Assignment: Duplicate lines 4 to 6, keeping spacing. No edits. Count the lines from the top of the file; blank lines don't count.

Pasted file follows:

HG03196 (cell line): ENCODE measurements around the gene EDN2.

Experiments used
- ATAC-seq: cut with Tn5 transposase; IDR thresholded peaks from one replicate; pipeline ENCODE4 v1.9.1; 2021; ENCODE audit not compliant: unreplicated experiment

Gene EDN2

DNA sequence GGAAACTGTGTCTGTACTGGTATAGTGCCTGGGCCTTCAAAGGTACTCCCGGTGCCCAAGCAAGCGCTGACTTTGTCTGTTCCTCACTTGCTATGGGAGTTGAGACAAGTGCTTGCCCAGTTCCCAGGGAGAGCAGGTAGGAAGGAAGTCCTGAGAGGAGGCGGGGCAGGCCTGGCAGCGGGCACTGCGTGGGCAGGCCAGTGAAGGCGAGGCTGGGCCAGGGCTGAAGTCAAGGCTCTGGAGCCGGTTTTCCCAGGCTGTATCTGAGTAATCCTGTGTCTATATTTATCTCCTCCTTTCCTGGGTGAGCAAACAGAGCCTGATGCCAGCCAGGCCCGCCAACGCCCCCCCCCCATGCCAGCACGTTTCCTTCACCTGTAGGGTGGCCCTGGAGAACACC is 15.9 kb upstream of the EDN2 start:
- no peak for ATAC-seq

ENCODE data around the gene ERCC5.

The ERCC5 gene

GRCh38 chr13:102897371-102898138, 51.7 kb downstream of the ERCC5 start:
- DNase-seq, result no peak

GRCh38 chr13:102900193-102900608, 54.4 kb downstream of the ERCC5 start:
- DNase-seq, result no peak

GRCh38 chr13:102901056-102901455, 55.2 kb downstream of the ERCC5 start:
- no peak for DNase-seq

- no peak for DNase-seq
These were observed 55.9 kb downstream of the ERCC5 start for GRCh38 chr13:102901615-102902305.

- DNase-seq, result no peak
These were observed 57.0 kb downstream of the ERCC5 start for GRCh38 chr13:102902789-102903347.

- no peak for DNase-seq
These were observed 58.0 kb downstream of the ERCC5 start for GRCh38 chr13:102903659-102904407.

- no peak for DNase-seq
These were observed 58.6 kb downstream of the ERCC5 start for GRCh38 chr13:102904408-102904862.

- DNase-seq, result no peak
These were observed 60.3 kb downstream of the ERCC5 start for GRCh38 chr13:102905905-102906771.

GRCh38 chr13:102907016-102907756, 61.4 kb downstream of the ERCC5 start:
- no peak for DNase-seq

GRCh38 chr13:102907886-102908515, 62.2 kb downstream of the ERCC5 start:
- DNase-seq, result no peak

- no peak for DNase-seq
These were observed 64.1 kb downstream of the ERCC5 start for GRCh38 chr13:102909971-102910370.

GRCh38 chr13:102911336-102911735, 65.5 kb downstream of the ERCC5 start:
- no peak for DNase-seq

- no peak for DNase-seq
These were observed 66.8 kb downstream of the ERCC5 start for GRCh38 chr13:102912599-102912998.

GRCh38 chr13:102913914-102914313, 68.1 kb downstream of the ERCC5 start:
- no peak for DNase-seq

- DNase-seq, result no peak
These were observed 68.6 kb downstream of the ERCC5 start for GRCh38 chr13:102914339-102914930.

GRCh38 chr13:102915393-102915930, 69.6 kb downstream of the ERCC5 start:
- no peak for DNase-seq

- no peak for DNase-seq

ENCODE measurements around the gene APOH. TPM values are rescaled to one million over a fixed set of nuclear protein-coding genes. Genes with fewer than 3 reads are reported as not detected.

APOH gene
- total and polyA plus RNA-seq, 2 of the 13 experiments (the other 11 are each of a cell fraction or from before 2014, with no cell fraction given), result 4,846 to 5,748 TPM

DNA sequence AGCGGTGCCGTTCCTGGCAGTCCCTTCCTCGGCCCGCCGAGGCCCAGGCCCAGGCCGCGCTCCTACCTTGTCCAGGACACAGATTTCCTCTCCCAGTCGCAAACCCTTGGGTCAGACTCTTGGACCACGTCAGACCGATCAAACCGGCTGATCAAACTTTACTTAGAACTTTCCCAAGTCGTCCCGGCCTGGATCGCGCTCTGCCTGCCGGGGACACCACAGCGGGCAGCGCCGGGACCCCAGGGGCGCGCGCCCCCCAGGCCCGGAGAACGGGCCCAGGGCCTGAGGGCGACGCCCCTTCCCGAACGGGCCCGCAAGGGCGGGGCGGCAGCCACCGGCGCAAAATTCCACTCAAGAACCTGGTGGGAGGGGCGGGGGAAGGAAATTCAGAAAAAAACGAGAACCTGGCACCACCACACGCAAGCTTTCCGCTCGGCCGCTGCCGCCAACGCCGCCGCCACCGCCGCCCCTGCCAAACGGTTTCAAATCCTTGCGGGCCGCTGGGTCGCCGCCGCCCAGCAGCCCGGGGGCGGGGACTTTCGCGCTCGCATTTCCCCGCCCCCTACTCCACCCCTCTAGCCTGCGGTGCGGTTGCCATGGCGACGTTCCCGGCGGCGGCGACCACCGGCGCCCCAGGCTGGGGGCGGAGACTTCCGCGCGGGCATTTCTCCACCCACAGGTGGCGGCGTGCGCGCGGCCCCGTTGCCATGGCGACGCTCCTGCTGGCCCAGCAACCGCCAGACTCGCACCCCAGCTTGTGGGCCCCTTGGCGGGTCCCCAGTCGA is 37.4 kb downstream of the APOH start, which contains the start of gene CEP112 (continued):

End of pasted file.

Gene EDN2

DNA sequence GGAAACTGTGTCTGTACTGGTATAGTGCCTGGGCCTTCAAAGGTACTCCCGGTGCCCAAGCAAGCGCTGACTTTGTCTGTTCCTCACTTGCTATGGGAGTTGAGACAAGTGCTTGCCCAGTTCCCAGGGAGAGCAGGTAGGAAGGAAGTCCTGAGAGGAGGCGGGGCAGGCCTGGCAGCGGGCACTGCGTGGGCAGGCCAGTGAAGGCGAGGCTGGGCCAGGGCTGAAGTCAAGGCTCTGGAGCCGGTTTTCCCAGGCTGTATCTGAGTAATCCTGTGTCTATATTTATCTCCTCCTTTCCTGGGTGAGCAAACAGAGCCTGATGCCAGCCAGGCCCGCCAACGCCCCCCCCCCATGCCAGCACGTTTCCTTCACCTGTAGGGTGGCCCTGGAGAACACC is 15.9 kb upstream of the EDN2 start:
- no peak for ATAC-seq